Number of candidates actually contesting: Four.
Their names: Newt Gingrich, Ron Paul, Mitt Romney, Rick Santorum.
Percentage of state population that is Jewish: .8 percent (Michigan); 1.7 percent (Arizona).
Where that ranks: Tied for 24th out of 50 (Michigan, with New Hampshire); tied for tenth (Arizona, with Delaware).
Jewish issues? Santorum’s rise has made social issues to come to the fore (to the horror of much of the Republican establishment, which wants the election to be about jobs and values to be translated into foreign policy). Debates over contraception have the potential to polarize the Jewish vote, as observant, Orthodox voters head one way and less- or unobservant ones head another, but those tendencies tend to already exist, and anyway that will be a bigger deal come general election season if it is a deal at all.
Who’s going to win? Not sure! (Michigan); Romney (Arizona).
Does it matter? Oh yeah. Santorum began with a huge lead in Michigan, which dwindled and then disappeared, particularly after a relatively strong debate performance from Romney last week; in recent days, however, the momentum has swung back (Romney’s unquenchable knack for gaffes has helped), so that now it’s pretty much a toss-up. A big Rust Belt state not unlike his own Pennsylvania, this is the state Santorum should win if he’s going to win on the strength of more than just social conservatives uneasy with Romney. If Romney wins Michigan, Santorum still lives to fight another day (particularly if it’s by a small margin), but the talk starts to turn to Romney-as-nominee. If Santorum wins Michigan—even by a little—he heads into Super Tuesday, next Tuesday, including the huge prize of Ohio, with a ton of momentum; just as importantly, talk of drafting Chris Christie or Mitch Daniels or Paul Ryan or you or me as the Republican nominee grows from faint murmur to audible tremor.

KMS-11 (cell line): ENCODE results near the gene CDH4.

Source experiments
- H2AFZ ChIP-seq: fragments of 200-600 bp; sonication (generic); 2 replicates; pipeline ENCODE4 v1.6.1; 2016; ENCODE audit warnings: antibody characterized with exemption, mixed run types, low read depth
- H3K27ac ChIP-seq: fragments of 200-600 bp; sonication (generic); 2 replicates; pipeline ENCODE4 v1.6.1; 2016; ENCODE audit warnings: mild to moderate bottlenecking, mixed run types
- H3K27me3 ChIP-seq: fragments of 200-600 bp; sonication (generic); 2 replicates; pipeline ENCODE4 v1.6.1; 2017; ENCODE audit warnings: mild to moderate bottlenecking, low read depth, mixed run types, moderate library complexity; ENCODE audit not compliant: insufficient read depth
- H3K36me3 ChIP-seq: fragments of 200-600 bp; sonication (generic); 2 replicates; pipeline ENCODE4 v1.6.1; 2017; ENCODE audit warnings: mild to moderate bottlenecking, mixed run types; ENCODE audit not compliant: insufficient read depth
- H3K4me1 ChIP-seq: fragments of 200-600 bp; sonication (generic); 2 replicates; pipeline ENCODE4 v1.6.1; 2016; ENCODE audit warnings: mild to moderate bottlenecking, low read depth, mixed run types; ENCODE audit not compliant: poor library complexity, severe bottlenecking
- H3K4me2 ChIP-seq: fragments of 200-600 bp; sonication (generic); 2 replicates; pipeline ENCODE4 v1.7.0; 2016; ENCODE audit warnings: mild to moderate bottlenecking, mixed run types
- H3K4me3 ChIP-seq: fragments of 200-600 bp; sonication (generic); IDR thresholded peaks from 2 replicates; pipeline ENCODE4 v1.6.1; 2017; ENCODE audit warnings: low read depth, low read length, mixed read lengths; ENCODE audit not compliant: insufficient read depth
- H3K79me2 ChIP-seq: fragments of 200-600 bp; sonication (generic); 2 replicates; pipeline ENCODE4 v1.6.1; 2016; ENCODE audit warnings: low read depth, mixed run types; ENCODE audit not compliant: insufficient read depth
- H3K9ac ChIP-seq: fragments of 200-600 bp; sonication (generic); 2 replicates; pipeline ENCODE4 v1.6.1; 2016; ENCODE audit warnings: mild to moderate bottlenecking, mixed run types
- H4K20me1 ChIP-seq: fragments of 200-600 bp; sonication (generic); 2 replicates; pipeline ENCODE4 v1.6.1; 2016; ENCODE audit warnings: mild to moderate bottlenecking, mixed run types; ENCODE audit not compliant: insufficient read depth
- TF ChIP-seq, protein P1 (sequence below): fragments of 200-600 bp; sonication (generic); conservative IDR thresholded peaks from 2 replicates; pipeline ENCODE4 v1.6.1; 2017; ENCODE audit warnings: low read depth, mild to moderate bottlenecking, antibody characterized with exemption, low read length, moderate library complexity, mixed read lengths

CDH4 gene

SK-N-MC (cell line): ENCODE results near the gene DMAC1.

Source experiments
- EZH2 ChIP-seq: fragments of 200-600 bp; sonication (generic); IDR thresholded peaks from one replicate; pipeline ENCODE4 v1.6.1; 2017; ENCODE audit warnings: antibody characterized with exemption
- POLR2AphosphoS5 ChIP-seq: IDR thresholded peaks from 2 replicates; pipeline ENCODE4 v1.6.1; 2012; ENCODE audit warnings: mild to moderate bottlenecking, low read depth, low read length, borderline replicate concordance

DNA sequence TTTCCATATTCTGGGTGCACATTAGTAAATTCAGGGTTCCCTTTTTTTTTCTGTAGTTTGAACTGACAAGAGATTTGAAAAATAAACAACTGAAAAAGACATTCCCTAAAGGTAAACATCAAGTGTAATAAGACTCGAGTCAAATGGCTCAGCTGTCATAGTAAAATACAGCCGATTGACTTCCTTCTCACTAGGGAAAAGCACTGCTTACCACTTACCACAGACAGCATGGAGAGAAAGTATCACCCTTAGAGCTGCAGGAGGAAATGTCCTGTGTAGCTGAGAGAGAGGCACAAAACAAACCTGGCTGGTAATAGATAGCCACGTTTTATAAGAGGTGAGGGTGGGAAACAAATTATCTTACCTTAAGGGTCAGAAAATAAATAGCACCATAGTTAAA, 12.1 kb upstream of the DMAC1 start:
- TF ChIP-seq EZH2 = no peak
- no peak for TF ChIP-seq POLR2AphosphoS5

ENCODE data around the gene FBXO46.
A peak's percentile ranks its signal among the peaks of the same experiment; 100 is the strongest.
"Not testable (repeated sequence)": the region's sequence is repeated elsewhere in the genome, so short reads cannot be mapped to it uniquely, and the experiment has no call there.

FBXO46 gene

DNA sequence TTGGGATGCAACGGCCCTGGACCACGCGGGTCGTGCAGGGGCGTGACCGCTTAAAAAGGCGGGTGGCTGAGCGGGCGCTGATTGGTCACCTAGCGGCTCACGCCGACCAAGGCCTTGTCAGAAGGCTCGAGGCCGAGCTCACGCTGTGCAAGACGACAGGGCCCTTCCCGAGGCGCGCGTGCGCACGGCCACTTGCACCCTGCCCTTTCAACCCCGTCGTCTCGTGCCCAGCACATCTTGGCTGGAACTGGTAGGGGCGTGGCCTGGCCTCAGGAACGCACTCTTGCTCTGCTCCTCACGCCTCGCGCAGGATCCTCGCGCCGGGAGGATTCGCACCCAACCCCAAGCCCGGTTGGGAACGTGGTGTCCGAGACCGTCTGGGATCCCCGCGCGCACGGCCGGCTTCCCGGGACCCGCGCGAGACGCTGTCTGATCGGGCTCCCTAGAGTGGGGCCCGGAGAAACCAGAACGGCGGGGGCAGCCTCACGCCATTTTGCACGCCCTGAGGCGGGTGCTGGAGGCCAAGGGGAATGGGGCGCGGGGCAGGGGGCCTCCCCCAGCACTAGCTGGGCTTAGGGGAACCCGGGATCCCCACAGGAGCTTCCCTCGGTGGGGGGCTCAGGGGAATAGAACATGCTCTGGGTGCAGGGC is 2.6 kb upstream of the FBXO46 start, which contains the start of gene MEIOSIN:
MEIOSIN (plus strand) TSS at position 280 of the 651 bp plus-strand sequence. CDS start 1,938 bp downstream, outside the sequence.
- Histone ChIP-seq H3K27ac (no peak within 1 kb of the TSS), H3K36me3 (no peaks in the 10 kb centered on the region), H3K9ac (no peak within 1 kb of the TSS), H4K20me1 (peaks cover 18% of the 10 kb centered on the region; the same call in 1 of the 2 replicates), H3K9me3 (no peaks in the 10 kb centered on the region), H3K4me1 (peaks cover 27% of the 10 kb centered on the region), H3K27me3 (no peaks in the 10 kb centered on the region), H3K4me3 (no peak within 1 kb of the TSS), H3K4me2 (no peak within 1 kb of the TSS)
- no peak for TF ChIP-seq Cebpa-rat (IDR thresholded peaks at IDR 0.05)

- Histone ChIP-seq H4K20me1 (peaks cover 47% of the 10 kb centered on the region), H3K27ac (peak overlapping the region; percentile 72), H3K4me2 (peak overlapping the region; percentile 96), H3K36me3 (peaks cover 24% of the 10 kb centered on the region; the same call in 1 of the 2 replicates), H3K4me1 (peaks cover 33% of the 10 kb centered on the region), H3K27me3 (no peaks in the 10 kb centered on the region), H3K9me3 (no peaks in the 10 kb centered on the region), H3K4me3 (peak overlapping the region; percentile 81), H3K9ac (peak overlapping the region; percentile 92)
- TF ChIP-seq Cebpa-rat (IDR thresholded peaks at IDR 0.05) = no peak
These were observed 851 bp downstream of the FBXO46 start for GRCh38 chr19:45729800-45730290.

Arizona doesn’t matter. Romney will win it easily.
Open or closed primary? Open (Michigan), closed (Arizona).
Proportional or winner-take-all? Proportional (Michigan), winner-take-all (Arizona). This is why Arizona was largely uncontested. It’s also plausible that the overall winner in Michigan will not get the most delegates (but winning the whole state is much more important, because of the political narrative).
Wait, you haven’t really discussed Gingrich. Awkward, right?
Well he could at least be the vice-presidential nominee, right? Hahaha.
Paul Factor? He’ll certainly want to try to steal as many delegates as he can in Michigan, and the open primary helps him. What hurts him is Michigan’s 59 delegates were reduced to 30 as a penalty for their moving their primary before Super Tuesday.
Number of delegates to the Republican National Convention: 30 (Michigan), 29 (Arizona).
What’s next? Super Tuesday!
Which is? Exactly as it sounds.
Marc Tracy is a staff writer at The New Republic, and was previously a staff writer at Tablet. He tweets @marcatracy.